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Most difficult places in the world to be a Christian

North Korean citizens gather in Kim Il Sung Square in Pyongyang to pledge to meet the goals stated in Kim Jong Un's New Year address four days earlier, January 5, 2016 (Credit: AP Images/Kyodo)According to the 2016 World Watch List, released yesterday, the most difficult place to be a Christian is North Korea. This is North Korea's fourteenth year atop the list. Scoring a 92 out of 100, North Korea was followed by Iraq (90), Eritrea (89), Afghanistan (88), with Syria (87).rounding out the top five.

Boasting a population of 24.5 million, North Korea has an estimated 300,000 Christians. Open Doors, the organization that puts out this list, found that North Korean officials see Christianity as not only "opium for the people," but also "deeply Western and despicable." In turn, Christians in North Korea must keep their faith a secret, or risk being sent to a labor camp or a prison.

Open Doors creates and shares this list of countries in order to provide accountability to those in power and to inform a watching world of the atrocities happening within these countries. Commenting on this year's list, Ronald Boyd-MacMillan of Open Doors said:

"The saddest news from the 2016 Open Doors World Watch List is that, again, like the previous year, persecution of Christians worsened in all the continents. The entry level for points per country for the 2015 list was 48.5; for the 2016 list it is 53.4."

Boyd-MacMillian identified four trends that stood out when compiling the list: Islamic extremists have expanded their spheres of operation across international borders, governments became more fearful of Islamic extremism, extremists are becoming more radicalized, and extremist elements in Hinduism is drastically ravaging India.

Spheres of operation are expanding due to perceived victories. With an atmosphere that is palpably fearful, radical groups such as Boko Haram and ISIS have been able to secure more land and influence because of the perception of inevitability. One observer with intimate ground knowledge noted in the press release: "For a lot of extremists, Islamic State seems to have God on their side, since they are so successful at taking and holding territory, and their propaganda is so seductive, so it is no surprise so many want to become part of their 'brand.'"

Not only are the people fearful, but governments as well. They express their fear in one of two ways: they either boost their nationalism in a pompous manner that indirectly conveys insecurity, or they tighten regulations and increase surveillance over all to the detriment of all—both radical and moderate alike. In certain places within China, they are ripping crosses off churches. Boyd-MacMillian finds that Myanmar has passed at least four discriminatory bills within the past year. Such bills penalize those who convert from Buddhism to Christianity.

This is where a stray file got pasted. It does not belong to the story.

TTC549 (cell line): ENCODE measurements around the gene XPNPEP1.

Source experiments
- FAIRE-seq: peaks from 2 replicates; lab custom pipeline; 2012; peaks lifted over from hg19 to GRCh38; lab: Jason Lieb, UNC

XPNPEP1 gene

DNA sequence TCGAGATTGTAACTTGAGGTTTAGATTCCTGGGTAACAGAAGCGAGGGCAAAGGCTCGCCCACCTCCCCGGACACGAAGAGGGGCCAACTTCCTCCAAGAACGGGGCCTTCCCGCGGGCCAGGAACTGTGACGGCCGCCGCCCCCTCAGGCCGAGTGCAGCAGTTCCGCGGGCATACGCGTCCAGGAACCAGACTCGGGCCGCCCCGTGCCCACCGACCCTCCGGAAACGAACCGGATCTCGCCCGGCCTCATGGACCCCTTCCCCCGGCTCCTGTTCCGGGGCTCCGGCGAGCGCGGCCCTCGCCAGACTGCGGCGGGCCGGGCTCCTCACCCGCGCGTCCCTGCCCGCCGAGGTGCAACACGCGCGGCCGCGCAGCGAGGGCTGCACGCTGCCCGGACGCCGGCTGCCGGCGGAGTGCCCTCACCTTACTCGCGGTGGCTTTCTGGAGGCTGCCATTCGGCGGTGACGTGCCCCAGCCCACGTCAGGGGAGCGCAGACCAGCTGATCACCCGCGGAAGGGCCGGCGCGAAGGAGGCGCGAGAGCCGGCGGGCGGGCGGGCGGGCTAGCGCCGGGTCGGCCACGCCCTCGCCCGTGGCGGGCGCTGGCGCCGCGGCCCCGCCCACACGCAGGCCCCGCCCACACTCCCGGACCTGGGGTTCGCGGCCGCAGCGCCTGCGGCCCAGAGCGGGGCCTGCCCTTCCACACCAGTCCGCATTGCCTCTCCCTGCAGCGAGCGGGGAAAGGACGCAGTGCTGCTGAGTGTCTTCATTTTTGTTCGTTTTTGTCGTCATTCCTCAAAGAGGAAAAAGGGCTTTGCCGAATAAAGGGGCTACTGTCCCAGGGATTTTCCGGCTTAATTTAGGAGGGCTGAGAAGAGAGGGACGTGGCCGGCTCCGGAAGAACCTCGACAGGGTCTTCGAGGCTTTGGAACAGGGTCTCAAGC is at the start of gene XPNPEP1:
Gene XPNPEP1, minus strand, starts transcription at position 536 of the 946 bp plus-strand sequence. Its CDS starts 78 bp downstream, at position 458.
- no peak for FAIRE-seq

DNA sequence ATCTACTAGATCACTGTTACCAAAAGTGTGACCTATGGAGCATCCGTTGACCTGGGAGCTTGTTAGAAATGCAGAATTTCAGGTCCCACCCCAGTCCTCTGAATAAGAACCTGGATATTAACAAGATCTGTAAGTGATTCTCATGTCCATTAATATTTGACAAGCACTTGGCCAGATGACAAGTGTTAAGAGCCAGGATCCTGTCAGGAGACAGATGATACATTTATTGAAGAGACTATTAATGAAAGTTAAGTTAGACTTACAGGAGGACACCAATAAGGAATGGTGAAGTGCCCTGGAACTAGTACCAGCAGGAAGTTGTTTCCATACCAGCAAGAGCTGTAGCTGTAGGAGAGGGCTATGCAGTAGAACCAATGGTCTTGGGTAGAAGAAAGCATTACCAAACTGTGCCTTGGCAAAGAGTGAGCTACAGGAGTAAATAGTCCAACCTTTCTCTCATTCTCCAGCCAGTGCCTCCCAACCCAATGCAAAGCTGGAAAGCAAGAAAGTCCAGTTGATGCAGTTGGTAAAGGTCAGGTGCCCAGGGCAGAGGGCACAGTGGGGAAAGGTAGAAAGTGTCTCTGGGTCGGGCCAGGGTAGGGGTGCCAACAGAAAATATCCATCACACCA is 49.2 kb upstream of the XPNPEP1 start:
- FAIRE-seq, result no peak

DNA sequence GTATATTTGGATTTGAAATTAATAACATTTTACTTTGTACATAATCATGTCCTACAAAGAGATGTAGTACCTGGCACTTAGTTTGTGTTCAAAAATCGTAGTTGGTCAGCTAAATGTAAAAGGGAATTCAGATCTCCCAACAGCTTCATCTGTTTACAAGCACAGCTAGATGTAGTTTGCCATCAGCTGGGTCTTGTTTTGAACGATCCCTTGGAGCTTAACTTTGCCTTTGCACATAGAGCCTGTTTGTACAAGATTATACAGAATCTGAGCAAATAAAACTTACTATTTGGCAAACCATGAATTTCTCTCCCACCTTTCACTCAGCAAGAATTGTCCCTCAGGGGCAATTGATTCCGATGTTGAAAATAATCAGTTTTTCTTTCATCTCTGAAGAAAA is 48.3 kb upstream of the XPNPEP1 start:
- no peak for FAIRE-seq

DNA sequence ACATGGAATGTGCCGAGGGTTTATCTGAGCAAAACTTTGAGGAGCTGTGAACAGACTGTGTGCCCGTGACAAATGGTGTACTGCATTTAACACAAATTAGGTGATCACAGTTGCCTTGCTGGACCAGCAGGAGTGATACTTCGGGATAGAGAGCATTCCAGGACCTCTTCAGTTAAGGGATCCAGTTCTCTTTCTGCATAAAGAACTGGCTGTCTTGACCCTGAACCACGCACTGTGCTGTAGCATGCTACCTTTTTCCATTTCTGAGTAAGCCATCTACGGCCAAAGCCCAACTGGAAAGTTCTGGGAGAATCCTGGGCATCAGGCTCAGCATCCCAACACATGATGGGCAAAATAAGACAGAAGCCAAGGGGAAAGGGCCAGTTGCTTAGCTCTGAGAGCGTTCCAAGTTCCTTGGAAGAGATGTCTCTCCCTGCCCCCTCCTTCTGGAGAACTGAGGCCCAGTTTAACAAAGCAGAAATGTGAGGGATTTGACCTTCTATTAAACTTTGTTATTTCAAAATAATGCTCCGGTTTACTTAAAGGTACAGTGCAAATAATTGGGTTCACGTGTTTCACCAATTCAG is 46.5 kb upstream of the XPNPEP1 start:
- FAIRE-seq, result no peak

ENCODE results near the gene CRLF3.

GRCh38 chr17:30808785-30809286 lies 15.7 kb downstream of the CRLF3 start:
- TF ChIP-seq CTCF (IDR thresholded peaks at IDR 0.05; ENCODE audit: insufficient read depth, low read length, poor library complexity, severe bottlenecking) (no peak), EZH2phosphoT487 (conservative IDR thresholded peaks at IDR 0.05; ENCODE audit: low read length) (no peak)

Certain governments are penalizing some who are converting, and extremists are radicalizing others. Instead of converting from one religion to another, certain extremists, particularly relative to ISIS, are radicalizing Muslims due to fear. This is not simply happening within Islam, but it is also effecting Hinduism—specifically in India.

With a population of 1.2 billion, India is the world's second largest nation. Last year, the Indian parliament introduced the Religious Freedom Bill, which would "prohibit conversion from one religion to another by use of force or allurement by fraudulent means." In this case, force includes "threat of divine displeasure." What makes this so significant is not only the enslavement of the conscience, but the fact that eighty-one percent of Indians are Hindu.

These trends do not even mention other atrocities that are happening across the world. In Nigeria alone, 27 million Christians remain second-class citizens under Sharia law. There are more than 12 million Christian refugees from the Middle East, leaving persecution and places of political unrest.

The situation is dire around the world, and it is not limited to Christians. Though the situation may be bleak, our God is strong. Reigning and ruling upon his throne (Psalm 115:3), he is not asleep at the proverbial wheel (Psalm 121). He is keenly aware and deeply values the loss of any life (Psalm 116:15).

Present answers may not be apparent, but a historical example can be helpful. Consider Adoniram Judson. He was the first Protestant missionary in Myanmar (Burma). It took him twelve years to see his first eighteen converts. Eventually, he would lose his life, but not without leaving the world these indelible words: "There is no success without sacrifice. If you succeed without sacrifice it is because someone has suffered before you. If you sacrifice without success it is because someone will succeed after."

Though Jesus did not guarantee safety in this world (John 16:33), he does provide comfort, strength, and the promise to not let one extra tear drop or hurt be wasted. As Soren Kierkegaard noted: "The tyrant dies and his rule is over, the martyr dies and his rule begins."

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